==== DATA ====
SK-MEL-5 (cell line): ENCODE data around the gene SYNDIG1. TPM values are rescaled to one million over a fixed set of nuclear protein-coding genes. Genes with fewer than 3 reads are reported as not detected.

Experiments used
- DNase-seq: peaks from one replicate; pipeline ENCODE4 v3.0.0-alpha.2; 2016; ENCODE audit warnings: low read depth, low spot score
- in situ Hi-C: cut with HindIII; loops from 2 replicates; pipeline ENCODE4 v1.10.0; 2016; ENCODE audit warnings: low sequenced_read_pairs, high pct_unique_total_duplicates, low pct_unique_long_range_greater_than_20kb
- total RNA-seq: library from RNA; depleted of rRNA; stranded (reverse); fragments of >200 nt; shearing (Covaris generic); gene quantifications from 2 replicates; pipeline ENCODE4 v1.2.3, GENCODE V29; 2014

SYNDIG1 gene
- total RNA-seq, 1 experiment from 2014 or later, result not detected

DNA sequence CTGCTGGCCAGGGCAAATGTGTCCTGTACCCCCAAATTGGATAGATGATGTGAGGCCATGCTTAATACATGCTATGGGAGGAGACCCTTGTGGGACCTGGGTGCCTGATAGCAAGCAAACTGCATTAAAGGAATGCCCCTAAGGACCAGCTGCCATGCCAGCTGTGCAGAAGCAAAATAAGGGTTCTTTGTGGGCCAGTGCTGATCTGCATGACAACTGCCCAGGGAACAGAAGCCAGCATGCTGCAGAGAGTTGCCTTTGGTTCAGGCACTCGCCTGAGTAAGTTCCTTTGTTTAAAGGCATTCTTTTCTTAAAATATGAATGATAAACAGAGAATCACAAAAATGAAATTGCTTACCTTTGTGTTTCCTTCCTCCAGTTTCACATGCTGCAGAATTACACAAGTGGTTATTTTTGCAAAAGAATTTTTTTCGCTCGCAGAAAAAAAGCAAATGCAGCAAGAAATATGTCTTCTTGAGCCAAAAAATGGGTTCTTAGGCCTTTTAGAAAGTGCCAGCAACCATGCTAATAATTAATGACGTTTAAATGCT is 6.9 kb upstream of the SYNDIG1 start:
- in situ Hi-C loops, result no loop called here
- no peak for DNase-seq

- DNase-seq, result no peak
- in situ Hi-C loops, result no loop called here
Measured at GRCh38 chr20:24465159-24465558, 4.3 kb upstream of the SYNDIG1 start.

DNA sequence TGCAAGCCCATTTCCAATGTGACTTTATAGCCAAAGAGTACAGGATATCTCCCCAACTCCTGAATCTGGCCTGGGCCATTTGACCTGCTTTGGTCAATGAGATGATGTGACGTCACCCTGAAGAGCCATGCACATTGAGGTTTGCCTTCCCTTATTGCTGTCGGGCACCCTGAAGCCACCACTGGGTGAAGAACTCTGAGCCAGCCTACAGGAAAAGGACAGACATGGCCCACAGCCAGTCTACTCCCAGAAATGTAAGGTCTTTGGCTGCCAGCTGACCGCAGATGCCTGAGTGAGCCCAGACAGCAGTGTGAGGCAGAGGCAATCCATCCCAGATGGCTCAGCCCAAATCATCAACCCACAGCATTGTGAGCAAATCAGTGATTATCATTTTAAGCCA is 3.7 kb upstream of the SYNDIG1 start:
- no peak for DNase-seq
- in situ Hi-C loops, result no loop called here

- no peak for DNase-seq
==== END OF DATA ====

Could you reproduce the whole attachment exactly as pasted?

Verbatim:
SK-MEL-5 (cell line): ENCODE data around the gene SYNDIG1. TPM values are rescaled to one million over a fixed set of nuclear protein-coding genes. Genes with fewer than 3 reads are reported as not detected.

Experiments used
- DNase-seq: peaks from one replicate; pipeline ENCODE4 v3.0.0-alpha.2; 2016; ENCODE audit warnings: low read depth, low spot score
- in situ Hi-C: cut with HindIII; loops from 2 replicates; pipeline ENCODE4 v1.10.0; 2016; ENCODE audit warnings: low sequenced_read_pairs, high pct_unique_total_duplicates, low pct_unique_long_range_greater_than_20kb
- total RNA-seq: library from RNA; depleted of rRNA; stranded (reverse); fragments of >200 nt; shearing (Covaris generic); gene quantifications from 2 replicates; pipeline ENCODE4 v1.2.3, GENCODE V29; 2014

SYNDIG1 gene
- total RNA-seq, 1 experiment from 2014 or later, result not detected

DNA sequence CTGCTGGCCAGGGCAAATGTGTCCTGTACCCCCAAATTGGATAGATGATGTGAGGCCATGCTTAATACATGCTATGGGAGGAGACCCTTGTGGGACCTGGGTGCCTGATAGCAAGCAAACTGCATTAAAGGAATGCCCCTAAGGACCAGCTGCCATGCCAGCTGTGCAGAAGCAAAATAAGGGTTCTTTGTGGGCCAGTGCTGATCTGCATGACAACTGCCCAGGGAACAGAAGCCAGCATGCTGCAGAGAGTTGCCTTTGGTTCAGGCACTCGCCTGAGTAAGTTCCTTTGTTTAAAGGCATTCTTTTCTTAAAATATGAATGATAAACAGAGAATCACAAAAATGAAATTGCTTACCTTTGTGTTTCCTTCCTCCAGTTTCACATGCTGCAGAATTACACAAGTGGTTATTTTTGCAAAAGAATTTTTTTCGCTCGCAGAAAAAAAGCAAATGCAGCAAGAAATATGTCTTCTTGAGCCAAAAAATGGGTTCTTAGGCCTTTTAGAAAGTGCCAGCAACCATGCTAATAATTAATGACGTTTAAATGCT is 6.9 kb upstream of the SYNDIG1 start:
- in situ Hi-C loops, result no loop called here
- no peak for DNase-seq

- DNase-seq, result no peak
- in situ Hi-C loops, result no loop called here
Measured at GRCh38 chr20:24465159-24465558, 4.3 kb upstream of the SYNDIG1 start.

DNA sequence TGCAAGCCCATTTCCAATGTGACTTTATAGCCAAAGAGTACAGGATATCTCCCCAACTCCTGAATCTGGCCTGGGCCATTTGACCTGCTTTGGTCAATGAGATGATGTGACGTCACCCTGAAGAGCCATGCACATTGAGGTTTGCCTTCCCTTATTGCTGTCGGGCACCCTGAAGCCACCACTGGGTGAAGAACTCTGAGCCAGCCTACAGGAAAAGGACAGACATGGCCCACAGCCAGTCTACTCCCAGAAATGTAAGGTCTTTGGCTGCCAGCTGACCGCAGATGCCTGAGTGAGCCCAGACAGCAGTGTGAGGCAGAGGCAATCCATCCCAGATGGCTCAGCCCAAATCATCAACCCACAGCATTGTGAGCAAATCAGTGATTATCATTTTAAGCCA is 3.7 kb upstream of the SYNDIG1 start:
- no peak for DNase-seq
- in situ Hi-C loops, result no loop called here

- no peak for DNase-seq